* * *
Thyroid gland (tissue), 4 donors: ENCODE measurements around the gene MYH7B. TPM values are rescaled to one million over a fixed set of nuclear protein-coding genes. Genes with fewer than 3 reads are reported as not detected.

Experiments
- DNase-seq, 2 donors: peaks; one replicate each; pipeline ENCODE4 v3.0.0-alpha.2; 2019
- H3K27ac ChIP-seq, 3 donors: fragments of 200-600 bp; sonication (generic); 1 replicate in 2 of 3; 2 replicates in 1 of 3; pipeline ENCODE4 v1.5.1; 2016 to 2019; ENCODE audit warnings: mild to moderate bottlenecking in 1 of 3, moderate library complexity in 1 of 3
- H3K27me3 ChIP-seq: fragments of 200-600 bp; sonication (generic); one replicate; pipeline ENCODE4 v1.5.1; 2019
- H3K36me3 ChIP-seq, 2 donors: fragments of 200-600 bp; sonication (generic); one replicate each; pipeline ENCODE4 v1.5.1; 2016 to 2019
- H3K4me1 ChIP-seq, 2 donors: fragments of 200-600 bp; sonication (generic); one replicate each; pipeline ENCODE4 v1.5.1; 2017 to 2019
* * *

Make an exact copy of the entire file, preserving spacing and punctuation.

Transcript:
Thyroid gland (tissue), 4 donors: ENCODE measurements around the gene MYH7B. TPM values are rescaled to one million over a fixed set of nuclear protein-coding genes. Genes with fewer than 3 reads are reported as not detected.

Experiments
- DNase-seq, 2 donors: peaks; one replicate each; pipeline ENCODE4 v3.0.0-alpha.2; 2019
- H3K27ac ChIP-seq, 3 donors: fragments of 200-600 bp; sonication (generic); 1 replicate in 2 of 3; 2 replicates in 1 of 3; pipeline ENCODE4 v1.5.1; 2016 to 2019; ENCODE audit warnings: mild to moderate bottlenecking in 1 of 3, moderate library complexity in 1 of 3
- H3K27me3 ChIP-seq: fragments of 200-600 bp; sonication (generic); one replicate; pipeline ENCODE4 v1.5.1; 2019
- H3K36me3 ChIP-seq, 2 donors: fragments of 200-600 bp; sonication (generic); one replicate each; pipeline ENCODE4 v1.5.1; 2016 to 2019
- H3K4me1 ChIP-seq, 2 donors: fragments of 200-600 bp; sonication (generic); one replicate each; pipeline ENCODE4 v1.5.1; 2017 to 2019